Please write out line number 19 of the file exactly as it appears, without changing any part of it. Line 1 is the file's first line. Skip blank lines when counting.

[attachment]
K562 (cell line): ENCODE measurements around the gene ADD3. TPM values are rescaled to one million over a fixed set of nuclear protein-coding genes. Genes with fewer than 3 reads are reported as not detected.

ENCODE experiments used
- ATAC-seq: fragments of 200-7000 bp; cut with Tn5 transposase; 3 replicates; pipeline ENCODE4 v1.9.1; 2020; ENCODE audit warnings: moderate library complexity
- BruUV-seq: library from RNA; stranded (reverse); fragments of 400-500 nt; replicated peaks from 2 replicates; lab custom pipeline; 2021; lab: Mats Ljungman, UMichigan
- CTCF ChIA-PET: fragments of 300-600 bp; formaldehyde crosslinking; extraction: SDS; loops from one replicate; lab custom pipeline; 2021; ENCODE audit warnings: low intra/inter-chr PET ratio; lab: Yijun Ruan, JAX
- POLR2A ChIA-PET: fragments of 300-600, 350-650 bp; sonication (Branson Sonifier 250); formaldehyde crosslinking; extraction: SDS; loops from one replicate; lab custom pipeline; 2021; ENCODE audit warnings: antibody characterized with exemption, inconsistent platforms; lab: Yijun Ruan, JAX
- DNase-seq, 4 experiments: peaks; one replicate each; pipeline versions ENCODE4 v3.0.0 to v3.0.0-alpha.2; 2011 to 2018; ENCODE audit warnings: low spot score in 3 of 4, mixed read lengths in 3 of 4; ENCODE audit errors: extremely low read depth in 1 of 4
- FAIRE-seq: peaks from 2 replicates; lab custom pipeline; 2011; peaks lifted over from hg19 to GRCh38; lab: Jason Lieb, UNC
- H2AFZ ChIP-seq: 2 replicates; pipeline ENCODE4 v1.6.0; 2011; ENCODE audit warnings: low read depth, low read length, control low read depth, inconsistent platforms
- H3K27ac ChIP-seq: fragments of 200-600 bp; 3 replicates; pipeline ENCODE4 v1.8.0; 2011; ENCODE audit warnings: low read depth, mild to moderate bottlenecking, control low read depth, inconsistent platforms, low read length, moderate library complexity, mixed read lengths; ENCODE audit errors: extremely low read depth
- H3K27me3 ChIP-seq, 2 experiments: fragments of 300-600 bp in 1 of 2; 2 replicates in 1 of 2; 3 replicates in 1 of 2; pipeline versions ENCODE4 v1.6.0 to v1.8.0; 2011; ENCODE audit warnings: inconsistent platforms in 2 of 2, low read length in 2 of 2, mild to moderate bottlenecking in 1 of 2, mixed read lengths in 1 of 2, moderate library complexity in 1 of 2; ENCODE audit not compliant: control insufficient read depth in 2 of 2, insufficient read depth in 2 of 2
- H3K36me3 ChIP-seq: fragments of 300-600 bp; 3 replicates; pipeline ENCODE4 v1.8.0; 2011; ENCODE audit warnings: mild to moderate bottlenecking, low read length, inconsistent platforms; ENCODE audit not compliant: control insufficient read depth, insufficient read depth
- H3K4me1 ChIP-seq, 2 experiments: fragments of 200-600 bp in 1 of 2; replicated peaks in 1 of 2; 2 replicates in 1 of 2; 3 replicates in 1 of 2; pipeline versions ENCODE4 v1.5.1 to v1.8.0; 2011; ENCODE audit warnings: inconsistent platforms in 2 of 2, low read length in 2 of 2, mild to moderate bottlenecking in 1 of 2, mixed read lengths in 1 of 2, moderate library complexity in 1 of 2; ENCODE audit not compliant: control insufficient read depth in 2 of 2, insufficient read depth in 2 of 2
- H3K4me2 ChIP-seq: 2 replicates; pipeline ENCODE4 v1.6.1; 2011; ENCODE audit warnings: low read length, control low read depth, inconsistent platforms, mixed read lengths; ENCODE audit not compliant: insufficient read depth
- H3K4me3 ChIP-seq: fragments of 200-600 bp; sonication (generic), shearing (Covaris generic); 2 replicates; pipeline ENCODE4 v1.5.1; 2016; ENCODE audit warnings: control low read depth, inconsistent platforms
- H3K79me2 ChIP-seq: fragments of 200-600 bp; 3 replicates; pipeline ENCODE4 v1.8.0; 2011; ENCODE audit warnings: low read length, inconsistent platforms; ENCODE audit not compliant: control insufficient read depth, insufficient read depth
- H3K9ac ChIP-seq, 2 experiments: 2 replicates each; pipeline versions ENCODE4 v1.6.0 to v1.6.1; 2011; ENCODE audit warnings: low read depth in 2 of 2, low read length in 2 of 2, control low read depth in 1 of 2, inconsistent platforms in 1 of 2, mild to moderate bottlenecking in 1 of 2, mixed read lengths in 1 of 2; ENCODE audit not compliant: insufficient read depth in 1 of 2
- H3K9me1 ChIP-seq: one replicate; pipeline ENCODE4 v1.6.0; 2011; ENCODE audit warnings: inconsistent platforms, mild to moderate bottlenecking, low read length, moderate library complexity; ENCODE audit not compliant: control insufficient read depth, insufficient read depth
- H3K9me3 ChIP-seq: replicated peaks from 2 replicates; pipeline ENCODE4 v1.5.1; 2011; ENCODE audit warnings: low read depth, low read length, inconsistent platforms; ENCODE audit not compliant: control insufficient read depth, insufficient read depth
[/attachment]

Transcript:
- H3K9me3 ChIP-seq: replicated peaks from 2 replicates; pipeline ENCODE4 v1.5.1; 2011; ENCODE audit warnings: low read depth, low read length, inconsistent platforms; ENCODE audit not compliant: control insufficient read depth, insufficient read depth